“Our company’s culture is always reinventing itself and that makes it exciting because every day is a challenge with a diversity of projects, whether we’re working on technology for cars that will be on the market in two or three years or power grid distribution,” said Sebastien Marineau-Mes, vice president of engineering. “It’s a very fast moving industry and if you lose that edge of constantly reinventing yourself, you go out of business. We are still a young company and are innovating as quickly as we were 30 years ago.”
Maintaining a competitive edge has proven to be easy for the company, in particular thanks to international recognition. Ironically, the challenge is within the Ottawa borders, once Nortel-defined and primarily seen as the public service Mecca.
“In the various industries that we service like the UK, China, Italy and Japan, we are really well known but in Ottawa, it’s not always the case,” said Kuhn. “We’re trying to bridge that gap with a branding campaign with newspaper and bus ads in the city. There’s a lot of talent and engineers in Ottawa and we need to attract them to QNX because we need highly intelligent people.”
On the other hand, the company sells Ottawa to potential employees coming from other municipalities and even other countries.
“We have had people here from around the world who stay and see if Ottawa will fit with their family,” explained Kuhn. “Most really like the city and the quality of life. Someone coming from Silicon Valley who paid $1 million for a townhouse sees the affordability here and it’s attractive.”
Marineau-Mes added that QNX’s location in Canada’s capital has been advantageous because of the loyalty among employees who tend to stay working at companies for long periods of time.
“In Silicon Valley people are always chasing new jobs and asking what’s the next scheme to make me rich? They don’t spend the time to understand the technology and solve problems. The business we’re in requires a long time to develop the technology and mature. We have to build knowledge over time to be inventing.”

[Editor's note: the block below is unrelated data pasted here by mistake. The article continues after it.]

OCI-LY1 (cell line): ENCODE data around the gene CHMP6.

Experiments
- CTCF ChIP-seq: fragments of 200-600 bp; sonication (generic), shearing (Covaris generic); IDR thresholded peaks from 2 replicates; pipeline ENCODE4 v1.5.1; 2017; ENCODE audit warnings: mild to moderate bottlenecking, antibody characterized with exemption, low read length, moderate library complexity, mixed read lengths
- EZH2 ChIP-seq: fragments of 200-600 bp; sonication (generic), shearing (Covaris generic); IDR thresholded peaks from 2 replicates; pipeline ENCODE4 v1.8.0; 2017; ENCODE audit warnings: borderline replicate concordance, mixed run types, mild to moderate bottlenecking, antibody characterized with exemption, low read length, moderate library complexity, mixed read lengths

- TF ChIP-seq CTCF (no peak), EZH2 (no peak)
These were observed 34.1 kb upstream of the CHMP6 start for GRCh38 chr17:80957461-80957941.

Recently, QNX went head-to-head against Apple’s iPad with Research in Motion’s (RIM) BlackBerry Playbook tablet. For Marineau-Mes, the competition was motivating and developed a strong partnership with RIM as they collaborated to develop the device. “We’ve been working with RIM on the tablet since beginning of 2010,” he said. “We took the platform that we had in our automotive platform and created a new generation of this for the tablet Our technology powers the playbook – the video player, the multitasking, high performance quality home
screen and other applications.”
As the future, Kuhn said QNX will continue to grow, aiming to be the dominant platform in software development.
“Now that QNX is in a mass market consumer electronics device, we will get a lot of halo effect from the marketing and activities that RIM will put forward and we hope that propels that to new and unknown places and bolsters our position in other markets,” he said. “We want to make technology simple for people where they don’t have to think about it as it makes their daily lives more efficient.”